Tim Brown threw some ugly accusations at Bill Callahan last Saturday, claiming the former Oakland Raiders coach essentially sabotaged his own team in a blowout loss to the Tampa Bay Buccaneers in Super Bowl XXXVII.
In a Tuesday call-in appearance on ESPN's "NFL Live," Rice backed Brown's assertion that Callahan intentionally hurt Oakland's chances by changing the game plan just two days before the game.
"In a way, maybe because he didn't like the Raiders, he decided to, 'Hey look, maybe we should sabotage a little bit and let Jon Gruden go out and win this one,' " Rice said.
Rice said he believes Callahan's game-plan shift "without a doubt" led to center Barret Robbins leaving the Raiders the day before the Super Bowl. Robbins disappeared to Mexico and was later diagnosed as bi-polar.
Though Rice, Brown and Callahan were all part of the Raiders' team the season after the Super Bowl, Rice said he and Brown "never had the opportunity" to confront Callahan about the possibility he had thrown the game.
As a Tuesday call-in guest on NBC Sports Network's "Pro Football Talk", Brown said he did come to Callahan with questions about the game plan. According to Brown, he received a " 'Hey, that's just what we decided to do'-type answer, and that was it."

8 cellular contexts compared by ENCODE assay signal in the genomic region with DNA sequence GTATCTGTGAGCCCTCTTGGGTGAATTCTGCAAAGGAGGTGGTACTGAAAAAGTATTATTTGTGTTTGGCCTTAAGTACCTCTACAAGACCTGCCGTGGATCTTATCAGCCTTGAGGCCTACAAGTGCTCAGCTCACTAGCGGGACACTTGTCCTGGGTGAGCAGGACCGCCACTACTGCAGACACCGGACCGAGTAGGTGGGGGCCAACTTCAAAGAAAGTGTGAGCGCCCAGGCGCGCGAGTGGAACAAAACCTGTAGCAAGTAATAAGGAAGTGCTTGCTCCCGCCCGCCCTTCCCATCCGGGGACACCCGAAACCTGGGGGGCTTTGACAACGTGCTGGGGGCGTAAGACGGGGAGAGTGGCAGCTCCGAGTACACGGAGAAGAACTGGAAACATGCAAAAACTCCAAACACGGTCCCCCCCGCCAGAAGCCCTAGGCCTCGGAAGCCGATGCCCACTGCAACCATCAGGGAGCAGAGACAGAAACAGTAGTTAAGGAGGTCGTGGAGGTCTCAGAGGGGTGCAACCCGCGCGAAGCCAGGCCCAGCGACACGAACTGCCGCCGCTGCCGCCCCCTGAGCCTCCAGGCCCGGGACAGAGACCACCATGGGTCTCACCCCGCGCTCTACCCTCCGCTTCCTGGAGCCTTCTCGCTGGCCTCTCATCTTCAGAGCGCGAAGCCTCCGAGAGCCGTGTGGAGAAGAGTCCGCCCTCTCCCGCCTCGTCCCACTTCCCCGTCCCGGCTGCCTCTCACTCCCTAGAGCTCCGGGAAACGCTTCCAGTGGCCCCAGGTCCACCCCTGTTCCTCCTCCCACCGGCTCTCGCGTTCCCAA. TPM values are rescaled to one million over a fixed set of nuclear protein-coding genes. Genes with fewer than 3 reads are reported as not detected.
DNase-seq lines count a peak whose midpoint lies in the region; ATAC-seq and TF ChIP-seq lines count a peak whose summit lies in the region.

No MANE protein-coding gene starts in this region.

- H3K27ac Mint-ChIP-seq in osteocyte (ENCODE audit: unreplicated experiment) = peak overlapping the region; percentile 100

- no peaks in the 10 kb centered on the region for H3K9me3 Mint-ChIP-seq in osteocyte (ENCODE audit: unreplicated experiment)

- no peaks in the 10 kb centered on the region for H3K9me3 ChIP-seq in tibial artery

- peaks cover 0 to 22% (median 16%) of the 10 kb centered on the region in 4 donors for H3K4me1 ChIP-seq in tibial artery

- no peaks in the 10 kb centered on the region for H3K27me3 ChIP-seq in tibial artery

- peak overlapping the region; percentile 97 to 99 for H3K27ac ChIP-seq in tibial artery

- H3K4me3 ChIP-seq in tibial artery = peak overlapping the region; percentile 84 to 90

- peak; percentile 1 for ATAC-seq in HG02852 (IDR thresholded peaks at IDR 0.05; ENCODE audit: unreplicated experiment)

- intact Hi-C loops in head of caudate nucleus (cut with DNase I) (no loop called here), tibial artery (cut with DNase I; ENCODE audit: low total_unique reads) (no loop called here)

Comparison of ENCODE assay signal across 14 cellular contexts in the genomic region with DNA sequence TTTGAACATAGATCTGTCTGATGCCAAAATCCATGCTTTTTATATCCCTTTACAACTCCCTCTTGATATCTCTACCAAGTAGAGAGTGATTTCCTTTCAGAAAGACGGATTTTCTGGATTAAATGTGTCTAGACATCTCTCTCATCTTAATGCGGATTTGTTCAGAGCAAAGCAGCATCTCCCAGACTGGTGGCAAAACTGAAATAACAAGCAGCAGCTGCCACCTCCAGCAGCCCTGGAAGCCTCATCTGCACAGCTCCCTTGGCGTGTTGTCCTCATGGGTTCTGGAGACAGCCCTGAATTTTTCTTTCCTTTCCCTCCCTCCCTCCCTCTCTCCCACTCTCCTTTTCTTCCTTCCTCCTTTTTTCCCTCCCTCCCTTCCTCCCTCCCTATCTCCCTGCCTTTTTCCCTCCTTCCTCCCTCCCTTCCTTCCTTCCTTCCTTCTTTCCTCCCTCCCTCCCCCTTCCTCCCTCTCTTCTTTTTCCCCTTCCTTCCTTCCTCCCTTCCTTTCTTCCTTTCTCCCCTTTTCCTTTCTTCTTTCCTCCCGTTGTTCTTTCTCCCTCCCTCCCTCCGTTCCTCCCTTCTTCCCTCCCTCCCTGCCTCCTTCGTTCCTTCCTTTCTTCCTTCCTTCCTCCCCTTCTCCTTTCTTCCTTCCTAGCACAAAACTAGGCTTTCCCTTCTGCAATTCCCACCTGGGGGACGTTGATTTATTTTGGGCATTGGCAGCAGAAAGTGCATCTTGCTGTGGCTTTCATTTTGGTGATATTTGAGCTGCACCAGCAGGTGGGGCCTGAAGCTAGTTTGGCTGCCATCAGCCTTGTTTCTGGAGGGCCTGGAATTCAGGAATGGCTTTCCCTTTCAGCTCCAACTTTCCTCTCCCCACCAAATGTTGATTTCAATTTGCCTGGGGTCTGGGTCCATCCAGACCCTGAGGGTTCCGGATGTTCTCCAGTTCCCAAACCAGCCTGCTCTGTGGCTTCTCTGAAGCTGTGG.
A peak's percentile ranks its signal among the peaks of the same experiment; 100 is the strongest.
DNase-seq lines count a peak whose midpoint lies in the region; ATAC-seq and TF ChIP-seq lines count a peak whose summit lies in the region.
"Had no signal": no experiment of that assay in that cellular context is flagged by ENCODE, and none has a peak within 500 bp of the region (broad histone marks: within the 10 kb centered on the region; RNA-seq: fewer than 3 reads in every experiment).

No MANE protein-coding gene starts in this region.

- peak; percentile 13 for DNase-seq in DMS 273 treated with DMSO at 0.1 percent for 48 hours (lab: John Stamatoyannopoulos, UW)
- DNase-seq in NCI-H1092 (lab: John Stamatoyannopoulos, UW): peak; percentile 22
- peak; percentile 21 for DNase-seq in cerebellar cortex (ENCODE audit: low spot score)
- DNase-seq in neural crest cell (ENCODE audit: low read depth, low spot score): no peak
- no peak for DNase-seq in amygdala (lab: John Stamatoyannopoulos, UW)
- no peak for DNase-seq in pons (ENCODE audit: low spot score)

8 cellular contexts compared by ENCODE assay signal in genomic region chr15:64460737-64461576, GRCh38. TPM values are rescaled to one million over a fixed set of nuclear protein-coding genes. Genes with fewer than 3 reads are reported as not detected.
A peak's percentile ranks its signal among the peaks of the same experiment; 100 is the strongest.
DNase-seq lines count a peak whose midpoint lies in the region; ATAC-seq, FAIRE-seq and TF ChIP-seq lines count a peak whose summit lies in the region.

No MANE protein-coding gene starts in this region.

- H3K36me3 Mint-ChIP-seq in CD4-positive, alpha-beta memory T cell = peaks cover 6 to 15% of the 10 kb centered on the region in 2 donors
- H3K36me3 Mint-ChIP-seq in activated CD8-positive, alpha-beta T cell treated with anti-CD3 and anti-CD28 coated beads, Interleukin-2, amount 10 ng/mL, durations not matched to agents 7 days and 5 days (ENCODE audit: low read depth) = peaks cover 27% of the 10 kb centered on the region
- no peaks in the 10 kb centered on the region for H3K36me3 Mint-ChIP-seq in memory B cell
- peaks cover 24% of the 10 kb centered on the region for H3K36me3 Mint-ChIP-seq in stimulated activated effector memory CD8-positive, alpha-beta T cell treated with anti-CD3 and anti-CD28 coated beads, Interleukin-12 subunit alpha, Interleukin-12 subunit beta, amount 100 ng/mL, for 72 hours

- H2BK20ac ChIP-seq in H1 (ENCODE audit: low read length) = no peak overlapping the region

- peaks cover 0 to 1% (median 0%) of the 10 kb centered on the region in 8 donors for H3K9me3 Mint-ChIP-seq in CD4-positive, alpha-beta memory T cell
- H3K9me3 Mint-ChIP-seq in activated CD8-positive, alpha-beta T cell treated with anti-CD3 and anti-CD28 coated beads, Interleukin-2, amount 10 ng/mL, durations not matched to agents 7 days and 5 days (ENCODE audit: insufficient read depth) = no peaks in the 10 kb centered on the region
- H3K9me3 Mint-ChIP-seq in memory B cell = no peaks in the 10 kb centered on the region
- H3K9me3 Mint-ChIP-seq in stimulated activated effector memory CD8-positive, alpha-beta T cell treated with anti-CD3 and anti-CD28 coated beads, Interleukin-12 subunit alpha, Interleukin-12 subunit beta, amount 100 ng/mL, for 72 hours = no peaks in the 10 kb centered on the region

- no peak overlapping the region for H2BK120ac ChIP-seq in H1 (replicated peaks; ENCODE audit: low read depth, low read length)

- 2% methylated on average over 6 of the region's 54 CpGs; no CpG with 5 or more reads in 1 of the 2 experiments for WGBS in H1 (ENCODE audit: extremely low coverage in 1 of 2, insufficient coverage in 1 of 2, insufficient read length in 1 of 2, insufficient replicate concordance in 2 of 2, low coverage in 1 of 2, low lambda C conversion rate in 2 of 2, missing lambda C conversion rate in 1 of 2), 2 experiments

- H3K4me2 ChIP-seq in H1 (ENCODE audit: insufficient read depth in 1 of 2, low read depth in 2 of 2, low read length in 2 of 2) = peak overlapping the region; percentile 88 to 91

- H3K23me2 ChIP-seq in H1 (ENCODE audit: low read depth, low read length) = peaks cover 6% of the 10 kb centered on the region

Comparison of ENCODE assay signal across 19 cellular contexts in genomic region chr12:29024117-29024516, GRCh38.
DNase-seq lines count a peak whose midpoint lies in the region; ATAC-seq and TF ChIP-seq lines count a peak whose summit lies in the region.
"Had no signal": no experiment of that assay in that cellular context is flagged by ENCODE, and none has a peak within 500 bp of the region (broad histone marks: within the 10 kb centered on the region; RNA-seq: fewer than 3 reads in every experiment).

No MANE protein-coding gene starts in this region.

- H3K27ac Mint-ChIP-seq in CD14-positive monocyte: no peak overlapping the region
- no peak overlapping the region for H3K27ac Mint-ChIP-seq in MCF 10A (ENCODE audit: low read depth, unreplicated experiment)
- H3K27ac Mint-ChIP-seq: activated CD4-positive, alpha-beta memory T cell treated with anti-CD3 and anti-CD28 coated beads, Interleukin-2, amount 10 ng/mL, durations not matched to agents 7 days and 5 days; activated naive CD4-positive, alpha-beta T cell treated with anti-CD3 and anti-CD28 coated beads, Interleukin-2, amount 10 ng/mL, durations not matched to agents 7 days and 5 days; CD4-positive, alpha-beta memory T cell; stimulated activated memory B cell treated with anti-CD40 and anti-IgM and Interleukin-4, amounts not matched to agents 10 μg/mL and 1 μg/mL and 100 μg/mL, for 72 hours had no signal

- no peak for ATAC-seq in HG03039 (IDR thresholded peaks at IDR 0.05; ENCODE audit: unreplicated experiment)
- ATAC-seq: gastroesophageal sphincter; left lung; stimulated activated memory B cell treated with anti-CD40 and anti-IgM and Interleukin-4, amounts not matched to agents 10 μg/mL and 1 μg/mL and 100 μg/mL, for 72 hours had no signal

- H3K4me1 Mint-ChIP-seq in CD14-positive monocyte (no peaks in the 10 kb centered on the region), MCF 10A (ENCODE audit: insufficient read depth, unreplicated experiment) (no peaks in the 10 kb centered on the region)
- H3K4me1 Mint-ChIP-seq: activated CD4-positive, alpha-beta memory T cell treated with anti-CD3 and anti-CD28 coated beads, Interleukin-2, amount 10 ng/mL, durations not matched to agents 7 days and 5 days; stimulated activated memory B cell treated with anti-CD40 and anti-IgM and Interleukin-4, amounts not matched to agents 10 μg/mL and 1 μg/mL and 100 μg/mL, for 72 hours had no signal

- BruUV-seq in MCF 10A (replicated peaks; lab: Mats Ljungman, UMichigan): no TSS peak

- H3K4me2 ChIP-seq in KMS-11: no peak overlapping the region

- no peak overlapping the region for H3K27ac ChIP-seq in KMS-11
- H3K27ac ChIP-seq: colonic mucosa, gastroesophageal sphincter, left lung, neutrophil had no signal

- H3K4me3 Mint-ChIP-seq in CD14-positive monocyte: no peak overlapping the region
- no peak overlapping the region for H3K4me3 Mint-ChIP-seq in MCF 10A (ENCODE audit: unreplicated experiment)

This was an odd four-minute interview by Rice, who appeared to be parroting the quotes attributed to Brown at times. At one point, Rice stated Callahan did not like him when he first came to Oakland. It all came off like a long-retired star with a score to settle.
After Rice was through, ESPN analyst Eric Mangini defended the character of Callahan, who coached on Mangini's staff with the New York Jets in 2008.
"There is no possible way that Bill Callahan would ever sabotage the Super Bowl or any other game as a head coach, as an assistant coach, as anybody affiliated with the team," Mangini said. "That's not who he is. When I first saw this article, I thought, 'This is ridiculous,' and the only thing that would be more ridiculous is if somebody actually believed it."
We're with Mangini. What did Callahan stand to gain by getting blown out in the Super Bowl? If he disliked the Raiders so much, why was he the head coach? Why would you risk career suicide on a stage that large?
The obvious answer is you wouldn't.
Update: Callahan issued a statement late Tuesday that read in part: "I categorically and unequivocally deny the sum and substance of their allegations. Like every game I ever coached on the professional or collegiate level, I endeavor to the best of my professional ability to position my team to win. To suggest otherwise, especially at this time when it involves the Super Bowl, is ludicrous and defamatory."
Follow Dan Hanzus on Twitter @DanHanzus.